Wellesley Students Write Children's Books to Explore Nontraditional Narratives From the Civil Rights Movement
Students in Professor Brenna Greer’s class HIST 252 The Modern Black Freedom Struggle explore the Civil Rights Movement beyond the traditional narratives of the era. "I wanted students to get away from the idea that "the struggle" only happened in The South," Greer said, and "question the 'classic' periodization of the CRM."
Greer, who is Knafel Assistant Professor of Social Sciences and Assistant Professor of History, studies race, gender, and culture in 20th century United States. For the last two years, the final exam for the course has been to produce a book meant for children under ten. "A common point of introduction to the simplistic civil rights narratives, it seems, based on my students remembrances, is children's books," Greer said.
Students spend the first five weeks of the class studying people and events commonly associated with the CRM, and the latter half of the semester exploring alternative sites of action and actors and popular narratives to interrogate how and why they obscure certain people, places and activities. Greer said she likes to encourage final projects to take alternative, creative forms that ask students to flex different muscles. The children's book, she said, pushes students to consider the topics under study in a different manner from the other writing they do for the course.
"What I have found most useful about this assignment is, whether or not students produce well-crafted, authored books, the process of attempting to do so requires them to recognize and wrestle with narratives and ideas they did not realize were working on them so completely," Greer said. "The discussions during office hours about this assignment are some of the most rewarding teaching moments I have had."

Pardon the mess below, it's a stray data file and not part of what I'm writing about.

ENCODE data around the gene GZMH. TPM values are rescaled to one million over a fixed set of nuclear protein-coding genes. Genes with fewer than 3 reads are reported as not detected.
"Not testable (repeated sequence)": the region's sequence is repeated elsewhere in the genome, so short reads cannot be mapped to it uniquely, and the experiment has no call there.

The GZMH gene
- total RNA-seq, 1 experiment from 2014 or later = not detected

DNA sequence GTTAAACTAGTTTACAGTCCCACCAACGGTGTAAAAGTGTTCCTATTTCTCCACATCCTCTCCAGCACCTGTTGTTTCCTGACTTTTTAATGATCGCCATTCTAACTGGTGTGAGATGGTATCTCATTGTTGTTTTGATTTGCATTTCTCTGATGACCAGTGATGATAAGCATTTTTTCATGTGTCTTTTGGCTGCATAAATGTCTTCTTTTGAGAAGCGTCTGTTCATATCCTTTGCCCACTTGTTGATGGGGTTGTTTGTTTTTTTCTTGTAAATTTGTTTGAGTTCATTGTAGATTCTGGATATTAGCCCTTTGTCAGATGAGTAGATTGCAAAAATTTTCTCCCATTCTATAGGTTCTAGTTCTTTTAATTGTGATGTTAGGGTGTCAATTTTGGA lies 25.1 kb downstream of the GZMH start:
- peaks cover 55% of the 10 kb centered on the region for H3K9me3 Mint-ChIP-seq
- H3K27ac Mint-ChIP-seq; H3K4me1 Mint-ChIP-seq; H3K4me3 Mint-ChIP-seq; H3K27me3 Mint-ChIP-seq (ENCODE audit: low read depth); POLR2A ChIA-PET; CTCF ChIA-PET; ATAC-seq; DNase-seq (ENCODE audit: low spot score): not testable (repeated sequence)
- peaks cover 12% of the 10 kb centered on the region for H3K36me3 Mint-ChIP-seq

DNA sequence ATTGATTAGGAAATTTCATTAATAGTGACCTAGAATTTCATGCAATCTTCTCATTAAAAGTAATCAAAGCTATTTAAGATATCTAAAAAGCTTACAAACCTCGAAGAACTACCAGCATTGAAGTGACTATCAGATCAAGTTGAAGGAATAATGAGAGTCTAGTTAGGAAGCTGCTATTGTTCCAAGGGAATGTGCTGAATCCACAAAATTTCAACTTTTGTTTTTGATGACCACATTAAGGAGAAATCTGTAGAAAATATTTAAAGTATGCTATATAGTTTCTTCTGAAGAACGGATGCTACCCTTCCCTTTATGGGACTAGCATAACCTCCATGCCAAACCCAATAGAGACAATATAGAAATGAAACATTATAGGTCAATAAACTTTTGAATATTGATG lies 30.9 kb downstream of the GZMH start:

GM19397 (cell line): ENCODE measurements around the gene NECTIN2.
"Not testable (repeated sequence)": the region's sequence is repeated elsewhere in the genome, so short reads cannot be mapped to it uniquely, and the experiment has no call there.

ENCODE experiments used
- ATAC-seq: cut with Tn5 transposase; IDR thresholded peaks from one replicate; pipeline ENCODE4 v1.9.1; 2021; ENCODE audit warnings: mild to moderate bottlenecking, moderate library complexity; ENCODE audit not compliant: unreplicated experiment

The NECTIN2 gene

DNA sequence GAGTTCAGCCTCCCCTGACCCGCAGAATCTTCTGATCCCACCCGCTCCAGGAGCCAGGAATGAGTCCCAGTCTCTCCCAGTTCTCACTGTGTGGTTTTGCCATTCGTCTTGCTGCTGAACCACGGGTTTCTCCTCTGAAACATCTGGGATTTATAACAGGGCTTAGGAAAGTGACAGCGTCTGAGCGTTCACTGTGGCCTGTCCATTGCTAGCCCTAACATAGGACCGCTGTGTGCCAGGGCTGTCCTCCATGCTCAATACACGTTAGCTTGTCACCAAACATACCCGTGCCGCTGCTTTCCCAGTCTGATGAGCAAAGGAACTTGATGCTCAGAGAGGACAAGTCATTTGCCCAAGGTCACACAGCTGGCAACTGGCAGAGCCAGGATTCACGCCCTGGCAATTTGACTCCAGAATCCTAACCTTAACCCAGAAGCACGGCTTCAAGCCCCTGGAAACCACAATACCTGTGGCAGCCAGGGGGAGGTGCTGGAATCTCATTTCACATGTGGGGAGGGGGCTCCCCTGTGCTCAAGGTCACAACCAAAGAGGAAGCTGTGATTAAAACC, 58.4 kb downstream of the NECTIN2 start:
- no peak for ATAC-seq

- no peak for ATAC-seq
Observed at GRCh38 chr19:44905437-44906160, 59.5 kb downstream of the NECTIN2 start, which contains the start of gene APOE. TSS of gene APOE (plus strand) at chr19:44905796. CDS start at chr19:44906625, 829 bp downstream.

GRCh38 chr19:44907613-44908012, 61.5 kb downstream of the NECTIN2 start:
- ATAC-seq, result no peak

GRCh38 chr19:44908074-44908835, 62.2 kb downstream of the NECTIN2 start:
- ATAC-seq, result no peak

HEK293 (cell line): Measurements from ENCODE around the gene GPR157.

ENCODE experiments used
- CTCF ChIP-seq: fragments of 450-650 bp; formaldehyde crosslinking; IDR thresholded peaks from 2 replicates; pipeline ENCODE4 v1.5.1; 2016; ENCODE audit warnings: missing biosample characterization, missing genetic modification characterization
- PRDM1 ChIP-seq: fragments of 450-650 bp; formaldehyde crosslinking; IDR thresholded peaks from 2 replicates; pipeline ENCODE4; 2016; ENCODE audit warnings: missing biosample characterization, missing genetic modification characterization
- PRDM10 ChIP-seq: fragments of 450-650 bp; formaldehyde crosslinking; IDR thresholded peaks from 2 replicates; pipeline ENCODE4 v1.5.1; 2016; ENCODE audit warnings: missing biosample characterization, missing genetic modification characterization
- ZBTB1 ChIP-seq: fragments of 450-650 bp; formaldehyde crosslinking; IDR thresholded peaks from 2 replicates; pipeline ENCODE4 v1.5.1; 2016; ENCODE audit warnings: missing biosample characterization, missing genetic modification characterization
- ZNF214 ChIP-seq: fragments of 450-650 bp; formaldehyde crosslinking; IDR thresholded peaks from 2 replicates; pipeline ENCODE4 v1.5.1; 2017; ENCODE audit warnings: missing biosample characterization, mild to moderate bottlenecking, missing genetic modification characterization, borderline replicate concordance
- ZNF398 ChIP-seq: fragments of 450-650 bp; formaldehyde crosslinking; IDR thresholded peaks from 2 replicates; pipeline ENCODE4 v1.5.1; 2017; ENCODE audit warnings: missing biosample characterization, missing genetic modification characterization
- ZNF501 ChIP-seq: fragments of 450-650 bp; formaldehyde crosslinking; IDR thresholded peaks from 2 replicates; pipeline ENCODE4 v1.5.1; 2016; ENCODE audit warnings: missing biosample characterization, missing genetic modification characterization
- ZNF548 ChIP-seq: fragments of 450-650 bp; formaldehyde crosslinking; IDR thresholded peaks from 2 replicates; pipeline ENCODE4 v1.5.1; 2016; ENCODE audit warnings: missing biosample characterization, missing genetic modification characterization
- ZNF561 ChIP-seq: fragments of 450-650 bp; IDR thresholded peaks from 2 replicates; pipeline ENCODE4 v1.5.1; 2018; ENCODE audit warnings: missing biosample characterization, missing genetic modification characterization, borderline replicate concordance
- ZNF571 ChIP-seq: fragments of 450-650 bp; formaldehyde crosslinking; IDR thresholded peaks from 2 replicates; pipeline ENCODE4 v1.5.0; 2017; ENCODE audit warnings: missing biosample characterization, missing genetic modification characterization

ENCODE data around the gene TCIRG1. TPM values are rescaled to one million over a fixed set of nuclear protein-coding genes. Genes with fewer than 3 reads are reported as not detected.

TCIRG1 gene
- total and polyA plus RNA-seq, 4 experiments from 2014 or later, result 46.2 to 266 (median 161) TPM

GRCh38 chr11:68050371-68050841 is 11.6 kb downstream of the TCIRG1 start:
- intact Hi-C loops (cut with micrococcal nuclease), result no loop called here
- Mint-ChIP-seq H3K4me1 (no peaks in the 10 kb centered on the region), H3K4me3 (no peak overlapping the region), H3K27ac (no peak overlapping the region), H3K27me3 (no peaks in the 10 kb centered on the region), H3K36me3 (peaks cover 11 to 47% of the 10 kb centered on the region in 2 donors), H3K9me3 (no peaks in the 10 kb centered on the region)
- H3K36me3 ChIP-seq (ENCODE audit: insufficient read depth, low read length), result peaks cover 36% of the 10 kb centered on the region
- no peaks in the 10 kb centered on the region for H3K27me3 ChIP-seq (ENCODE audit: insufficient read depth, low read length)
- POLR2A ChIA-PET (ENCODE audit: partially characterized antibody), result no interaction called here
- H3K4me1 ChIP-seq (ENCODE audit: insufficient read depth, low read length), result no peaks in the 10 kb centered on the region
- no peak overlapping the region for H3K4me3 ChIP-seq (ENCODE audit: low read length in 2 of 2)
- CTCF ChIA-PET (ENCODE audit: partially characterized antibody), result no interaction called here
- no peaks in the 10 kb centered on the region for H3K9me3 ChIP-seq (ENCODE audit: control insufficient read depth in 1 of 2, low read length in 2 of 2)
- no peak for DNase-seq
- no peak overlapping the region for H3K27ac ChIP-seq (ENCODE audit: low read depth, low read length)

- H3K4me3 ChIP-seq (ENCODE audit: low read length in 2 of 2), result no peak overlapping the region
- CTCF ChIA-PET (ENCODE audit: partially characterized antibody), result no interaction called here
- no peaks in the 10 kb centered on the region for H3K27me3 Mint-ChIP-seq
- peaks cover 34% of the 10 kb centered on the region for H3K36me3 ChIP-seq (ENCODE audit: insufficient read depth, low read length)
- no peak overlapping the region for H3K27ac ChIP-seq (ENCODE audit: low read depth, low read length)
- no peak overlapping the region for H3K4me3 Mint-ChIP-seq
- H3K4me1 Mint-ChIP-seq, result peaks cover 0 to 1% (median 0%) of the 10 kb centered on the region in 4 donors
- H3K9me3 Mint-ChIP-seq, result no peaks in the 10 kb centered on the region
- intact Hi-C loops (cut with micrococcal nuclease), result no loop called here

This month, students from the Spring 2014 and Fall 2015 semesters agreed to share their final works with the College community through a display in the library. Among the books included in the display are works by Leah Abrams '16 and Huiying Chan '16, both of whom were students in the Fall 2015 session.
Abrams' book is about a little girl named Mabel who loves painting and colors, and wants to be an artist. In the story, Mable learns about museums and is eager to visit but learns she can only go on Thursday. Her mother explains segregation to her, relaying that the other six days of the week the museum is open only to white people. This news upsets Mabel, so she decides to create paintings depicting the lives of black people to put on the walls of the museum.
"Initially, I struggled with the prompt of creating a children's book documenting a underrepresented aspect of the 'modern black freedom struggle,'" Abrams said. She drew on lessons from her own childhood. "Because the cultural and creative experience of visiting a museum was a foundational part of my childhood, I began to wonder about the history of museums and segregation."